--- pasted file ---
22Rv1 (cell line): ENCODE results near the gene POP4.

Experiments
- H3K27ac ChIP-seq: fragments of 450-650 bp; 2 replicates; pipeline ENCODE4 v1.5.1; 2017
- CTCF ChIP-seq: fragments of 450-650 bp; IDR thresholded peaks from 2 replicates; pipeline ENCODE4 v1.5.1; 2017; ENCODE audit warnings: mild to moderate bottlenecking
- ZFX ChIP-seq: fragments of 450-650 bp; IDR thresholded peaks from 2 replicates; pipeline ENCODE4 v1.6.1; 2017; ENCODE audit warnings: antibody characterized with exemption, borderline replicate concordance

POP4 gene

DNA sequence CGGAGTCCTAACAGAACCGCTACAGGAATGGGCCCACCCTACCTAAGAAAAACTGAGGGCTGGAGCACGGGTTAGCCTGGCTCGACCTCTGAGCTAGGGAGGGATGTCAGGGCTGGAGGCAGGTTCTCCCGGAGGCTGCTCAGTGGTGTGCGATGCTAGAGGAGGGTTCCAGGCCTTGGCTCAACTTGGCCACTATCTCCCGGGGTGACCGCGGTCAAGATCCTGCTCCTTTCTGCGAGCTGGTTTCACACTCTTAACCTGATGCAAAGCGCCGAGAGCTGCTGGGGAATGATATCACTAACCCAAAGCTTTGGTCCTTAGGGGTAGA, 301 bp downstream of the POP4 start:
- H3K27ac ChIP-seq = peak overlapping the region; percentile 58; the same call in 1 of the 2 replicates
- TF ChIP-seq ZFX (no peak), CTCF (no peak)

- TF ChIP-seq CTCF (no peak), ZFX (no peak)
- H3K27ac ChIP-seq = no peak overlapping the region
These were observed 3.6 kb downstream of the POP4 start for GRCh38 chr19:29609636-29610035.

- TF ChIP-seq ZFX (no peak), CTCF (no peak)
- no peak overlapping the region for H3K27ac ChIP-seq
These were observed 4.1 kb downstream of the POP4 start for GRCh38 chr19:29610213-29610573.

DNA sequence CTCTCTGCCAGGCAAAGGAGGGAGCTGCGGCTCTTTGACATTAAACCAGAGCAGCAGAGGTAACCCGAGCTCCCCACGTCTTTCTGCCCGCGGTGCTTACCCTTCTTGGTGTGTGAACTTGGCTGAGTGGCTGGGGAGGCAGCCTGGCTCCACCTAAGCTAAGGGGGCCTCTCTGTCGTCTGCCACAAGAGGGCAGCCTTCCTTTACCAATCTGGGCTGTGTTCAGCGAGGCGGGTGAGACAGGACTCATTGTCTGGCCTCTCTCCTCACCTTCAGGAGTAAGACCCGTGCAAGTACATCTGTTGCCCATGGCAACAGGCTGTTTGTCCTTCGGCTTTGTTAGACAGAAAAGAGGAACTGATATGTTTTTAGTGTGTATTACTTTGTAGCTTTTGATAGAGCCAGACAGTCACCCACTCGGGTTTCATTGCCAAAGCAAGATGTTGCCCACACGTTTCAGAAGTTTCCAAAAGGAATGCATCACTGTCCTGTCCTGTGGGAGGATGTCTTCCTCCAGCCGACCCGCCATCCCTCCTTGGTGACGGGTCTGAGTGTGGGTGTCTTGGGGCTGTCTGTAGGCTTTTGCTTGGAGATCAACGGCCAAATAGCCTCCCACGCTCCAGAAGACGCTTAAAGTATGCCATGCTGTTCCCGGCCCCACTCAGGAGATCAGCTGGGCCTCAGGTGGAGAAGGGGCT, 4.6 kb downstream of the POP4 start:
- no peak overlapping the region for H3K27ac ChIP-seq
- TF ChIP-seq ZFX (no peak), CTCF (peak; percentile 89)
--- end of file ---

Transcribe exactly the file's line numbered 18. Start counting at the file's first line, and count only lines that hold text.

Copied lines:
- TF ChIP-seq ZFX (no peak), CTCF (peak; percentile 89)